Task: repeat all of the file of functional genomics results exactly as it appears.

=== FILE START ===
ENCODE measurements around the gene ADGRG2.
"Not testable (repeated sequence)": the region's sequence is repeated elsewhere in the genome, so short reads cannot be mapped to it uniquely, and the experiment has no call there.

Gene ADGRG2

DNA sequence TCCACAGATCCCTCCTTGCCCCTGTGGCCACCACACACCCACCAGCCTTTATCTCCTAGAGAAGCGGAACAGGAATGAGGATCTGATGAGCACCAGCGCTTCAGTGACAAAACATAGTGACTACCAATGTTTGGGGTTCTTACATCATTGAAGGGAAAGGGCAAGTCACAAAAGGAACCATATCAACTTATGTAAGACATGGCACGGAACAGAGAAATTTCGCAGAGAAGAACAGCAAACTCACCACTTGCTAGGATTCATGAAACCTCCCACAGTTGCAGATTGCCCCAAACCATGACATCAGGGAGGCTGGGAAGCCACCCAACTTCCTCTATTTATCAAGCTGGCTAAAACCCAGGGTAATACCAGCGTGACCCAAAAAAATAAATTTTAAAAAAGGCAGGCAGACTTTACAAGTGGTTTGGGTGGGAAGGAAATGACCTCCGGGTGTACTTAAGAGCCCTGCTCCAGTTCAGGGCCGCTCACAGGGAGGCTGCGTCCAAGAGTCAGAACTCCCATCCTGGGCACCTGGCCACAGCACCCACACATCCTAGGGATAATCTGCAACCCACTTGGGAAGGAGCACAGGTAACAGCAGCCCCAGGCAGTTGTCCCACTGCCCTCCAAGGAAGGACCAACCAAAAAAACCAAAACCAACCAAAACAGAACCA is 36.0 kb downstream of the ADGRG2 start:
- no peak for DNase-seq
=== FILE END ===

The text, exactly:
ENCODE measurements around the gene ADGRG2.
"Not testable (repeated sequence)": the region's sequence is repeated elsewhere in the genome, so short reads cannot be mapped to it uniquely, and the experiment has no call there.

Gene ADGRG2

DNA sequence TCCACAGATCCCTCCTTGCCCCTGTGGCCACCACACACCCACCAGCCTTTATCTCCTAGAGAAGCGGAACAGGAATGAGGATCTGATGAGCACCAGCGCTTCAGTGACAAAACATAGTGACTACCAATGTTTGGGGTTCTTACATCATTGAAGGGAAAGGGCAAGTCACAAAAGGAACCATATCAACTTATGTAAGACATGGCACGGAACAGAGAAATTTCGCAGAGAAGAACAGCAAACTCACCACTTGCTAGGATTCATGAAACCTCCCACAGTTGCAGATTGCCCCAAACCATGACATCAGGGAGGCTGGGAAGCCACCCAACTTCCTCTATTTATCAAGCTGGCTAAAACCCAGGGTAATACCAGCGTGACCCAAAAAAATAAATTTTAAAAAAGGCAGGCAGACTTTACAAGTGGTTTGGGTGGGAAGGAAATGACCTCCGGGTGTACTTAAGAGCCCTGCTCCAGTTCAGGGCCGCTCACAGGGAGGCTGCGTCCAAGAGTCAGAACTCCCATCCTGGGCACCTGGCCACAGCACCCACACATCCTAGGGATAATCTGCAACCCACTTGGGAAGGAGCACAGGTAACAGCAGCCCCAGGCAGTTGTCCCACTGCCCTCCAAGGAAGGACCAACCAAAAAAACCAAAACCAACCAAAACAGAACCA is 36.0 kb downstream of the ADGRG2 start:
- no peak for DNase-seq